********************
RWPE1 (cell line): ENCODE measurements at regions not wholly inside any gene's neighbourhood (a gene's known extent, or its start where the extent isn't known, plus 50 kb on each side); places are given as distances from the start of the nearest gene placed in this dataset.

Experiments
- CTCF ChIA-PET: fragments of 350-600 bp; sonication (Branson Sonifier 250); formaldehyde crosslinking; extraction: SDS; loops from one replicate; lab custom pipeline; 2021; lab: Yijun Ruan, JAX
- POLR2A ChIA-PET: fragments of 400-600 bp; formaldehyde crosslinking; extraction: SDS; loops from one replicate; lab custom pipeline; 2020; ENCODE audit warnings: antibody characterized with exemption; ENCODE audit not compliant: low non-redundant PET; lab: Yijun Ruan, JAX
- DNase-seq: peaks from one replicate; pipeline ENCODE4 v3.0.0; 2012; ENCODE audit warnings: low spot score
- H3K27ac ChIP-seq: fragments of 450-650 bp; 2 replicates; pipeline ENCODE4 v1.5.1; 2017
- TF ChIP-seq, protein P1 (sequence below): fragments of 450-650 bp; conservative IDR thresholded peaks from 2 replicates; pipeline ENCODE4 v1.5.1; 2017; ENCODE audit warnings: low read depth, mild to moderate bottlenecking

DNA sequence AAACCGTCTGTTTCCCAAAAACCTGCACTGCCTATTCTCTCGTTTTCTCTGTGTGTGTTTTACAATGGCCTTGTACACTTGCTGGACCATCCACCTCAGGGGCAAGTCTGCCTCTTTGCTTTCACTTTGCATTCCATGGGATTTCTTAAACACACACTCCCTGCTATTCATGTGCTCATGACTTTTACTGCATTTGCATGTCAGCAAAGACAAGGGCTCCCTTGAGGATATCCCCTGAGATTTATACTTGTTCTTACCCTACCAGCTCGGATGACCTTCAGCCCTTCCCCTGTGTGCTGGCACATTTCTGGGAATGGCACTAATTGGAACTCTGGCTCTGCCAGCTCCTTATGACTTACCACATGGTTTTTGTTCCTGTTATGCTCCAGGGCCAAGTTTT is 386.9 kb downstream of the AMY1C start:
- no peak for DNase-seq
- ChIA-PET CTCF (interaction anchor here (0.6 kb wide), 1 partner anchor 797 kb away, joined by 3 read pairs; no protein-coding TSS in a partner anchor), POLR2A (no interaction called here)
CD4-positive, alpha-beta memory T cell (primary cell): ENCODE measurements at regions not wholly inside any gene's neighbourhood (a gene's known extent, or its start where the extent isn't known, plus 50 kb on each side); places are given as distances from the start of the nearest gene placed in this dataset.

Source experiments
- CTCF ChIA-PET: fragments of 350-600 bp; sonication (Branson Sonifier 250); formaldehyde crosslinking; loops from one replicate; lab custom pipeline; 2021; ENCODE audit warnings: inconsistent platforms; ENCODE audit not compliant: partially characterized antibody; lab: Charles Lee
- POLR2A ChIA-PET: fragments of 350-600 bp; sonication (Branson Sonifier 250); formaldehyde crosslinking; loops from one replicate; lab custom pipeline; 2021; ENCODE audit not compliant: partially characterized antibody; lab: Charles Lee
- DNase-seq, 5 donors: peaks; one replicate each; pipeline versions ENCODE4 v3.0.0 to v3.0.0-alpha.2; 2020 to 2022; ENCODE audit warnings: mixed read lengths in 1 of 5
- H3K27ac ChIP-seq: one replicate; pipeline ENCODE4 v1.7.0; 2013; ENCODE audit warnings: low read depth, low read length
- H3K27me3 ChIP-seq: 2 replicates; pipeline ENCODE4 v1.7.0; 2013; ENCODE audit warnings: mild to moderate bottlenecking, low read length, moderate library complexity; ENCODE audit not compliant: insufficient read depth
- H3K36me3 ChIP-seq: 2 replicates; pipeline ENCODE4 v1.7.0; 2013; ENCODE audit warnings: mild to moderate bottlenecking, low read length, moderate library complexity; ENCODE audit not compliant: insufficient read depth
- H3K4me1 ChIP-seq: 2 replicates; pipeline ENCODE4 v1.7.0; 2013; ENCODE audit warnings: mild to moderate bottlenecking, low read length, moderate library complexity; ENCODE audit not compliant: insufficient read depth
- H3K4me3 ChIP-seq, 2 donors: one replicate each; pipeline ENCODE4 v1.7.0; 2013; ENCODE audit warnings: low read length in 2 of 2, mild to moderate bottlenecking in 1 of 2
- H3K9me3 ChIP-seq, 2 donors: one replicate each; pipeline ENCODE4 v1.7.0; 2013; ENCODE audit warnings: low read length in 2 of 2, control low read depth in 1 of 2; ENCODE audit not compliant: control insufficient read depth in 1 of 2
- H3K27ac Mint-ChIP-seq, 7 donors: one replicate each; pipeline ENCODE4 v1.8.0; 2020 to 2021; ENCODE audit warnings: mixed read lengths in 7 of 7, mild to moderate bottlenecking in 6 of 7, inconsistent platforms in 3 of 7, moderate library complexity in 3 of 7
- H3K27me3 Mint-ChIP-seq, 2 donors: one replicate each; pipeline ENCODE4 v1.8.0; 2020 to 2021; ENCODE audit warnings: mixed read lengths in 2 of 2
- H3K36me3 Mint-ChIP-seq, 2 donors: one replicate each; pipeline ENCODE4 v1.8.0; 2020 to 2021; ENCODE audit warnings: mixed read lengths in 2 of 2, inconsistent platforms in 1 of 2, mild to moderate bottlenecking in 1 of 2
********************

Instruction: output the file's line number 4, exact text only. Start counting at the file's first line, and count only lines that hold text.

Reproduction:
- POLR2A ChIA-PET: fragments of 400-600 bp; formaldehyde crosslinking; extraction: SDS; loops from one replicate; lab custom pipeline; 2020; ENCODE audit warnings: antibody characterized with exemption; ENCODE audit not compliant: low non-redundant PET; lab: Yijun Ruan, JAX